Things That Can’t Stop Emanuel Navarrete

It’s fair to assume that there’s ample overlap between boxing and people who have dark senses of humor. So one could be forgiven for laughing when hearing Christopher Diaz’s trainer tell him just before the final round of his Saturday war with Emanuel Navarrete: “There is no pain.”

Buddy. Navarrete is nothing BUT pain! Easy for you to say.

Never mind that the tactic, caught by ESPN’s cameras, appeared to properly motivate Diaz to give it his all in one of the best 12th round “how could anyone manage to do this?” stretches since Tyson Fury came back to life after Deontay Wilder dropped him hard, back in 2018.

As demonstrated once more this weekend, nobody really just beats. you. up. in boxing like Navarrete. It’s not clear how, but Navarette opened a cut just underneath Diaz’s left eye at one point that stretched into the side of his nose, causing Diaz to look as though he was bleeding directly from his eye like a Japanese supernatural horror.

We also learned that it simply doesn’t matter HOW you fight Navarrete: You will still get beaten up. Most Navarrete foes end up cowering and trying to escape at one point under his leaping, awkward, busy punching style. Clearly, that doesn’t work.

Diaz never did that. He might have taken the 2nd round with clever timing and counterpunching over the top of Navarrete’s sweeping left hands, but of course, a lot of fighters like Navarrete take a few rounds to really heat up. A knockdown in the 4th — the result of a right hand feint followed by a jumping left uppercut — forced him into the firefight he vowed he’d be ready for, that he was expecting. So in the 5th, he began trading punches. Hell, he might’ve won the 6th doing it.

A rather quick point deduction for punching Navarrete in the back in the 7th (never mind that Navarrete repeatedly turned said back to Diaz during clinches) put Diaz on even more desperate ground. Besides, Navarrete had plenty to say about what Diaz could get done. The 8th brought two knockdowns, the first a  combo finished by a clubbing left to the noggin, the second a combo finished off by left to body along the ropes. That’s the round where Diaz got his freaky cut, too.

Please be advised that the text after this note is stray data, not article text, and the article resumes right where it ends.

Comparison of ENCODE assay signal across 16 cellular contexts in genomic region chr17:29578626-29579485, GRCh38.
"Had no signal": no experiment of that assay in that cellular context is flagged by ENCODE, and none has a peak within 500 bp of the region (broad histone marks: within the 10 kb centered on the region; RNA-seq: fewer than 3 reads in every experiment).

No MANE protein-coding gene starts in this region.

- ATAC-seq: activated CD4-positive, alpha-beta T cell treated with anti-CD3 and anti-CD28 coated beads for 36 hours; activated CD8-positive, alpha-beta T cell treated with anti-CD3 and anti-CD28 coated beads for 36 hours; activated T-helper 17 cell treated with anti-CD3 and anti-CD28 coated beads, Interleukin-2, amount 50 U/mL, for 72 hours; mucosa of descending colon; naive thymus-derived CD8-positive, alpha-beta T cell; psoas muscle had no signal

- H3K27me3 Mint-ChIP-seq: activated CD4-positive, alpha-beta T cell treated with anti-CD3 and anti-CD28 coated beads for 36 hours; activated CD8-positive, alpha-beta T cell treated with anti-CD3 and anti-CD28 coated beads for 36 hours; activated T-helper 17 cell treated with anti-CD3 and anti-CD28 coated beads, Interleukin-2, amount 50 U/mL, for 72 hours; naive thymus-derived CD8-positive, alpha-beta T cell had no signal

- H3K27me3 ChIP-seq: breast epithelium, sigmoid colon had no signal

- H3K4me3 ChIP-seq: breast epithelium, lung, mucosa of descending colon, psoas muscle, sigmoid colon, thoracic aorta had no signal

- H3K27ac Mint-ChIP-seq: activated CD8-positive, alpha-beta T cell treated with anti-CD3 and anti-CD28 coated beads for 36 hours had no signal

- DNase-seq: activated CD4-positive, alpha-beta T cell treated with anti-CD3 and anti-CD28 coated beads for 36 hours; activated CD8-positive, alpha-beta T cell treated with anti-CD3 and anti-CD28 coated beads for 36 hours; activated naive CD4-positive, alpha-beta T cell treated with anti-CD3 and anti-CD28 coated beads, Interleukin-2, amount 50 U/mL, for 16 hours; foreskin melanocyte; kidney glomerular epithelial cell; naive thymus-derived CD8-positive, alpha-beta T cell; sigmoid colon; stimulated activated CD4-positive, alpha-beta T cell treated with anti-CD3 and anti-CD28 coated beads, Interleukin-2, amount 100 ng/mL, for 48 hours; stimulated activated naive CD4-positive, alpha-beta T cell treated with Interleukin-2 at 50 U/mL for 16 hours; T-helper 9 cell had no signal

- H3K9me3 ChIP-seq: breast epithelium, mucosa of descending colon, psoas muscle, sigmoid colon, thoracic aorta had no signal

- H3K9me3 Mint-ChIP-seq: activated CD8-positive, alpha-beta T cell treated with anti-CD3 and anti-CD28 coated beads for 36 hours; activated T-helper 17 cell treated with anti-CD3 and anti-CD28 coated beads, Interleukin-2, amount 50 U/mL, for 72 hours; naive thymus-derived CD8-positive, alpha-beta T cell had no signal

Navarrete scored a self knockdown in the 9th, thanks to being wildly off balance as he flurried from wacky angles. Yet the onslaught continued, leading to Diaz, by the 12th round, bleeding copiously from the mouth, also. It really was a heroic final stand from Diaz in the 12th. It’s a rare kind of thing, to see a fighter go completely for broke like that. The reason is that usually it gets someone knocked out. That’s what it got Diaz, when, trapped along the ropes and not firing back, he went down disconcertingly. His corner wisely halted the matter with less than a couple dozen seconds remaining.

So, yeah. You can’t beat Navarrete by brawling with him, either, which sounds like a real prima facie conclusion, don’t it? Nobody was going to know for sure until they tried, ‘spose.

What it’s probably going to take is Navarrete moving up from featherweight, which he’s threatening to do. He’s a big boy at the weight, just as he was at 122. Nobody’s been able to challenge him in either division, although you could speculate on how someone like Gary Russell Jr. would fare against Navarrete, if Russell didn’t fight once every four years and if the usual promotional friction wouldn’t get in the way. So sure. Move on up, Navarrete. Maybe a little bit bigger of a boy could decide how one solves this problem.


On the undercard, super middleweight Edgar Berlanga’s prodigious 1st-round knockout streak came to an end, even though he hurt and/or dropped Demond Nicholson in pretty much every round of the eight-stanza decision victory, including a faux knockdown with a punch/push. It’s pretty obvious Berlanga has authentic power. It’s the rest of his game that’s a bit on the “meh” side. Maybe he just needs pro rounds to sharpen his footwork, inside offense, speed, etc.

(Photo: Emanuel Navarrete decks Christopher Diaz)

About Tim Starks

Tim is the founder of The Queensberry Rules and co-founder of The Transnational Boxing Rankings Board ( He lives in Washington, D.C. He has written for the Guardian, Economist, New Republic, Chicago Tribune and more.